Playing those mind games

Edward Case
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The way politicians attempt to manipulate public opinion through nefarious methods was brought into sharp focus this week as the chances of a free trade deal with the EU went sailing towards the horizon in a Royal Navy gunboat.

Labour churned out Boris’ old “oven ready deal” quote to basically wind people up when they know full well that the deal it refers to was regarding our exit from Europe, which happened, and has absolutely nothing to do with the present trade negotiations.

It was a cynical tactic on the part of the opposition and a deliberate attempt to exploit the political partisanship of people with too many other things on their minds to realise they’re being played.

For negotiations to work, common ground or at least areas of possible compromise have to be found somewhere, no matter how diametrically opposed the sides are.

The reasons for our exit have been repeated so many times it has almost become a mantra, but what it boils down to is sovereignty, which has become a dirty word thanks to news panel rent-a-gobs from the far left and right whose interests are served by polarising opinions and eradicating the middle ground.

The EU is still harbouring resentment over our decision to turn our backs on their dream of a United States of Europe (or to be more accurate, the Republic of Franco-Germany) and are intent on treating us like naughty schoolboys as an example to any other nation who might be thinking of jumping ship.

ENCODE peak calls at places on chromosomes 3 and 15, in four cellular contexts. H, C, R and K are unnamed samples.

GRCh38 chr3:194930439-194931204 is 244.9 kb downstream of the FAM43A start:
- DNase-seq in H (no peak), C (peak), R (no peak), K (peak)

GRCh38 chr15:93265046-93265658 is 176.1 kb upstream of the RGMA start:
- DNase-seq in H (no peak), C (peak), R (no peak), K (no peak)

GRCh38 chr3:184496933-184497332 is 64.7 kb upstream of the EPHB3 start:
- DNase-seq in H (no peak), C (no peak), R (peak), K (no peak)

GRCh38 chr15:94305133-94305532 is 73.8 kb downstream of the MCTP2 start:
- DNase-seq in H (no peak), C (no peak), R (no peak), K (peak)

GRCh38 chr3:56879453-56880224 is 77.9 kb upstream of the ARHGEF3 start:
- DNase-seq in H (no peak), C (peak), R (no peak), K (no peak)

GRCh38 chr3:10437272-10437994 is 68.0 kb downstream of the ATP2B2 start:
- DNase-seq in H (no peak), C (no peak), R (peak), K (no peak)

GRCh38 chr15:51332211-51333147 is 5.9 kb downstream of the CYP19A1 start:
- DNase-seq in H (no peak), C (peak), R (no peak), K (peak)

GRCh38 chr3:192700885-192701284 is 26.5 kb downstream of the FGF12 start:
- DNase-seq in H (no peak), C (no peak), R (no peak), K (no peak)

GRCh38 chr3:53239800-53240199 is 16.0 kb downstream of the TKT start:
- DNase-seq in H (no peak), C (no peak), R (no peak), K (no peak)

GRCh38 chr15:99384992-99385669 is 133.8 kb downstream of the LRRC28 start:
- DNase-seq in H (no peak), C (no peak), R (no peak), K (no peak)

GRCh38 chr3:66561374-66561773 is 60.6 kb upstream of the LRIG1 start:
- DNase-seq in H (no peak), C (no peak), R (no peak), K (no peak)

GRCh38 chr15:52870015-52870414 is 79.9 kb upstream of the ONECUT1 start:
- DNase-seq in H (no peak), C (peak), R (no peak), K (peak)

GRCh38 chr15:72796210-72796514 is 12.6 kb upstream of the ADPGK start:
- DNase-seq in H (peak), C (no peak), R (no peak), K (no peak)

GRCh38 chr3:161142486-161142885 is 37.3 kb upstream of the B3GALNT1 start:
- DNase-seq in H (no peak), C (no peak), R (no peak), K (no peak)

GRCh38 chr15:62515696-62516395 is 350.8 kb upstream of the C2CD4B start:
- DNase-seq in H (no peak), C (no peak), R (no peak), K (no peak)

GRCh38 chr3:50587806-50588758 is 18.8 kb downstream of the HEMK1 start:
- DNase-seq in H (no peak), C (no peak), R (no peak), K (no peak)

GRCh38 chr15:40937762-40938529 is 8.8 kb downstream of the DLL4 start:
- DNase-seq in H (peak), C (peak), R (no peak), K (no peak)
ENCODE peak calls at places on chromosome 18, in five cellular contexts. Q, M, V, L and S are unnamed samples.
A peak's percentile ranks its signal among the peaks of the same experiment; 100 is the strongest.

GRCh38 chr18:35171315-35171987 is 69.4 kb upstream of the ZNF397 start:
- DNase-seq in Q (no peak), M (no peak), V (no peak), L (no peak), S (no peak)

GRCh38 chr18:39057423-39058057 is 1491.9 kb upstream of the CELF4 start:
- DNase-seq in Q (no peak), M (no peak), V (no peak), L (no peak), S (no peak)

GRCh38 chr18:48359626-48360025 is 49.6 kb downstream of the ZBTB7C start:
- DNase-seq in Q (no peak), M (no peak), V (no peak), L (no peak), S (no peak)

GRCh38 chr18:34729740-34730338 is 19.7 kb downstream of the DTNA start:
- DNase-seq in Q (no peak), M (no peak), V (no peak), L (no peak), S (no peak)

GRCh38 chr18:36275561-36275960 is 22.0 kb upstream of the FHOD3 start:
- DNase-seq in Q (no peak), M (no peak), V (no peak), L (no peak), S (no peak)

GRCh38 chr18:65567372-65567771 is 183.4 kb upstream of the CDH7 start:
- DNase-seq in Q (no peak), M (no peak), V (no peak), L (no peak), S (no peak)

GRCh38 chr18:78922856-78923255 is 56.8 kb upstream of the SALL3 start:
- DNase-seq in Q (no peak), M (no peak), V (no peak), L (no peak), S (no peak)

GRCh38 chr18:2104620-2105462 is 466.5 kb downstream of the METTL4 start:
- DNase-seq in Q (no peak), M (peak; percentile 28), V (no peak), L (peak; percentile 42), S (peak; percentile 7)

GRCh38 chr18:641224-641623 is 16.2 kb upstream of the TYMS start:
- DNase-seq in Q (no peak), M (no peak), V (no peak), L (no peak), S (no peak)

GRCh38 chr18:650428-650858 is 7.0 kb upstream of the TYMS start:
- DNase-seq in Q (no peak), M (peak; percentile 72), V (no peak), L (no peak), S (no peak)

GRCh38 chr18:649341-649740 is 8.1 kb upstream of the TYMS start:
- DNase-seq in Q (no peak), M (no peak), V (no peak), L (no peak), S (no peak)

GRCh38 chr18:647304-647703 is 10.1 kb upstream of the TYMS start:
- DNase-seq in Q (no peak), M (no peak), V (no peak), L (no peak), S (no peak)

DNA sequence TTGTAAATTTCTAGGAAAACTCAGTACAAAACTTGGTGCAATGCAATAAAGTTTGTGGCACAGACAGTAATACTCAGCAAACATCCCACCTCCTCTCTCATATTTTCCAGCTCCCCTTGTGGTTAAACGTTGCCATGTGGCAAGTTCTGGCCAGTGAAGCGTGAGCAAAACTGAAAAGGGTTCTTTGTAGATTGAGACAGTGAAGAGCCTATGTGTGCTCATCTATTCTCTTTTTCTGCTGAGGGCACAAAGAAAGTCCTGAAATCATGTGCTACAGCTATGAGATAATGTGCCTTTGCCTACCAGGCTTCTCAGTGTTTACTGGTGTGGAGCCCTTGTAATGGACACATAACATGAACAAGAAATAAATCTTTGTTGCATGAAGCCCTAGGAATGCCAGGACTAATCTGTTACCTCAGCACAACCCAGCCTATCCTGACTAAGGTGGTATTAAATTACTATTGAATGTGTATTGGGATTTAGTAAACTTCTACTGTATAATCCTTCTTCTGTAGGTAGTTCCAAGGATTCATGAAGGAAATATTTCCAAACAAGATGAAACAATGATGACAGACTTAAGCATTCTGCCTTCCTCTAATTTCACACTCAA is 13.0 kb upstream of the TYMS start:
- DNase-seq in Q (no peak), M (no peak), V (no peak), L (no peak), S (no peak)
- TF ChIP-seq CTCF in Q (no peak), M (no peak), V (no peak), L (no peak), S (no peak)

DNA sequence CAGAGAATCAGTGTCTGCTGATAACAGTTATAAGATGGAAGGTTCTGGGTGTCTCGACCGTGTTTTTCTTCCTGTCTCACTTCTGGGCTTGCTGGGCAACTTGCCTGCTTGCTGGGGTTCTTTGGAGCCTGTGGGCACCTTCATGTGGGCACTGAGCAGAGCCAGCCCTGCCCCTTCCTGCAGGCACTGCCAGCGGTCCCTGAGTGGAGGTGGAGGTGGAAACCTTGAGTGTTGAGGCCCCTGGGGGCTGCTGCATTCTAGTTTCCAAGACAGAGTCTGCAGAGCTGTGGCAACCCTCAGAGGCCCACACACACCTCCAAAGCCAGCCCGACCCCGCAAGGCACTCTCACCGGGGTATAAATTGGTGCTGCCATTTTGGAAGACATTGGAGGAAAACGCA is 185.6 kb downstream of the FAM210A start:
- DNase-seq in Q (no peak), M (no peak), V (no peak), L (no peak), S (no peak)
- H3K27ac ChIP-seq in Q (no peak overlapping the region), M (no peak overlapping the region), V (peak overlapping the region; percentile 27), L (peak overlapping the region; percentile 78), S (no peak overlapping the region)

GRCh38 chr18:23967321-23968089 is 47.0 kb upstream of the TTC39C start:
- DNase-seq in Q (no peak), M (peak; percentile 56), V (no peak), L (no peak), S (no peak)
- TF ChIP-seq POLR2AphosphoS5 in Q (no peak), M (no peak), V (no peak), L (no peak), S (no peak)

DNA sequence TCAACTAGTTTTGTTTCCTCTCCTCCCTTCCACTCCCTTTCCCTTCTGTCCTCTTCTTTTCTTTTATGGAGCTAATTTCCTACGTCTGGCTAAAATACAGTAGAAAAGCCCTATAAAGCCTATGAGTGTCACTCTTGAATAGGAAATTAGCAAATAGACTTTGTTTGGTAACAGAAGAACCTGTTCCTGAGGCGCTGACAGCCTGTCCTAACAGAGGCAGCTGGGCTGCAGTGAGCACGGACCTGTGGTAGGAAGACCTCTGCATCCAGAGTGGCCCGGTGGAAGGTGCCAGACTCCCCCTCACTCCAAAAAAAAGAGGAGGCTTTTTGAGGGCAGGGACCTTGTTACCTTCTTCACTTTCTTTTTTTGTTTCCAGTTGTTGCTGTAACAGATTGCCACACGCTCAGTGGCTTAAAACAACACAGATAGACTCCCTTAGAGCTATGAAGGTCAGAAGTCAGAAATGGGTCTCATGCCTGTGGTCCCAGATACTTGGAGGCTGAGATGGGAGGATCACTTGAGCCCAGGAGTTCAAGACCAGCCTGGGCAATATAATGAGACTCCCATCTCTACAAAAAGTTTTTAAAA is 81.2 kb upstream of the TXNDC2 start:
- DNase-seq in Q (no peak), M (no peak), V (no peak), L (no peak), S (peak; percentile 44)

Meanwhile, that feeds into the anger of people desperate to say told you so and who would blame Boris for the weather if they could.

Of course, the government is hardly blameless when it comes to feeding people’s inbuilt political prejudices and fears, but when the conditions being placed upon a free trade deal are that we carry on following EU rules as if we were still part of it, including the crippling restrictions on our fishing industry, then going to WTO rules not only looks likely, but preferable.

Meanwhile, the fear factor is being ramped up here about Kent becoming a car park, food shortages and even the COVID vaccine not reaching us.

For anyone allowing themselves to be affected by this deliberate attempt to scare us into subservience, just think about Emmanuel Macron over the Channel. Anything less than the fishing rights as they exist now and he’s facing real trouble.

So he’s got more to be scared of than anyone.

And a German think tank estimates that up to 700,000 EU jobs could be at risk from not reaching agreement.

I’ll believe there’s no deal to be had on New Year’s Day. Until then, no matter what theatrics have still to be played out, including gunboats, I’ll take it all with a pinch of salt.


I have always maintained that as journalists we are there to report the news, not to become the news, but the thought of three months respite from Sky News political reporter Beth Rigby has made my Christmas feel a little less humbug.

If only deputy political editor Sam Coates had been invited to Kay Burley’s birthday party too, my whole year would have been worth it.


The most stupid TV quiz answers of the week are all from The Chase for a change:

Q: Which pop artist painted Campbell’s Soup tins, Marilyn Monroe and Barbie?

A: Madonna

Q: Which Victorian-era prime minister died in 1850 after a riding accident?

A: Winston Churchill?

Q: Which part of a potato plant is not toxic?

A: Leaves?


Edward Case